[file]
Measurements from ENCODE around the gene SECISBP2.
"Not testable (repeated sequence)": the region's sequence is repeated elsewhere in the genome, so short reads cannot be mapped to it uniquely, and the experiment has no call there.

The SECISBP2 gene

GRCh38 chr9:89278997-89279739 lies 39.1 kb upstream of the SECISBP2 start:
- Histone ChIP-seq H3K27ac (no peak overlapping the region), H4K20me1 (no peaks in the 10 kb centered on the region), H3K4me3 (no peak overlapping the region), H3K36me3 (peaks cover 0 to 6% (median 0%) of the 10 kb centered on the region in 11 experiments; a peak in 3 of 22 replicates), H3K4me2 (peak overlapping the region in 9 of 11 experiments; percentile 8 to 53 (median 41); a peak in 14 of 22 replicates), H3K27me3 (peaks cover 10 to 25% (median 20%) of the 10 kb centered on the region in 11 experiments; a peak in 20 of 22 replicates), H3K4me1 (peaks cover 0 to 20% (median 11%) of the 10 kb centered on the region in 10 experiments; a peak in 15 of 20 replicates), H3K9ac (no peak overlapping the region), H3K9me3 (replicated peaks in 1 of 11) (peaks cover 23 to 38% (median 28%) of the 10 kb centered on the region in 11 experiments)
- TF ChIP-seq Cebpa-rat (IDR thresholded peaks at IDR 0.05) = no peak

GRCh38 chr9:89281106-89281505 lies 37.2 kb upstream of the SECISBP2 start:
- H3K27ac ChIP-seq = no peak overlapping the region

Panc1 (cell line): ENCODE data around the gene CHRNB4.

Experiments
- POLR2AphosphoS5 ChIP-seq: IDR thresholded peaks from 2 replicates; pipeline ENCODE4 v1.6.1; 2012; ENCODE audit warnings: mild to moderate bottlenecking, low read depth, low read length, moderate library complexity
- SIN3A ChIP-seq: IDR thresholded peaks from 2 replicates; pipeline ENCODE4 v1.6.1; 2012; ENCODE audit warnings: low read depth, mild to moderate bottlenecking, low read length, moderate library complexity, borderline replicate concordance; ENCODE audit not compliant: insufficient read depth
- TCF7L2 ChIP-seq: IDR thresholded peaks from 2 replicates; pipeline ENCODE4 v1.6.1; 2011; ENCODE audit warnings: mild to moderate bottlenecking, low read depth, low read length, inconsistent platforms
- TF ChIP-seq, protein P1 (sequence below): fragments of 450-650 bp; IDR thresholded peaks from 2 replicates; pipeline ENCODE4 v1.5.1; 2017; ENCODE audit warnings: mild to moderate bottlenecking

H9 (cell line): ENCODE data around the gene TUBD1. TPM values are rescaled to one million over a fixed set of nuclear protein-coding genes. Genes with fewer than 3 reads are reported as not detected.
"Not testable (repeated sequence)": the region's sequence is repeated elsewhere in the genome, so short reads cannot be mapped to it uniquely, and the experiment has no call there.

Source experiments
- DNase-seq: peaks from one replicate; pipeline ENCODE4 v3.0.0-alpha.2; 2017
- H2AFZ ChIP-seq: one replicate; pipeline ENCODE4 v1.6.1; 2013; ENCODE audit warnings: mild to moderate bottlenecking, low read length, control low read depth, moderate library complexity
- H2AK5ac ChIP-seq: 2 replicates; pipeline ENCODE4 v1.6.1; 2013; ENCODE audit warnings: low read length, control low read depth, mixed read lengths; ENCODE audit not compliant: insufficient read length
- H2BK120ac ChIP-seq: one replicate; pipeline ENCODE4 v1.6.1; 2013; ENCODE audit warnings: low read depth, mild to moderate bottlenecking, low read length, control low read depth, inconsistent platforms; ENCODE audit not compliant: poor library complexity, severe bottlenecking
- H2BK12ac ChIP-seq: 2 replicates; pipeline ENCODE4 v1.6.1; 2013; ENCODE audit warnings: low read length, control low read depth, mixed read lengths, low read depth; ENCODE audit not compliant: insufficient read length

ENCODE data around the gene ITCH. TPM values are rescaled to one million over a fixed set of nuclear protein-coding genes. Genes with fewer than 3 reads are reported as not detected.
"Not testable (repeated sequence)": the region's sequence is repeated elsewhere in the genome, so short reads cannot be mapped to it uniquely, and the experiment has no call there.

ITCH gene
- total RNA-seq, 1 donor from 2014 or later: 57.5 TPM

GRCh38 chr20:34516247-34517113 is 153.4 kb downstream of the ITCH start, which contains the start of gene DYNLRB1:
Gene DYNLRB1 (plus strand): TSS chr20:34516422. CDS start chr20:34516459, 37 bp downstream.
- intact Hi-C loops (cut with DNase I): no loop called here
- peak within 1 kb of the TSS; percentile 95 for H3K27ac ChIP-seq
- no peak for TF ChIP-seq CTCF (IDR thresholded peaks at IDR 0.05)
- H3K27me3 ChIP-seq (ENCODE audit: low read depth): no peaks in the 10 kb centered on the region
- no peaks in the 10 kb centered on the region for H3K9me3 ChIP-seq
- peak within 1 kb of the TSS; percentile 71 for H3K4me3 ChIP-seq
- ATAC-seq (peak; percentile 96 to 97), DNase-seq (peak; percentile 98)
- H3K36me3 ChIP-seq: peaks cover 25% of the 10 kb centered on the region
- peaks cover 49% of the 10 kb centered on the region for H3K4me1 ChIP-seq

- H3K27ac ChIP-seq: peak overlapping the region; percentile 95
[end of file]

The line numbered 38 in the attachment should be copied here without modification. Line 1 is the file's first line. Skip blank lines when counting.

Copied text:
- H3K27ac ChIP-seq: peak overlapping the region; percentile 95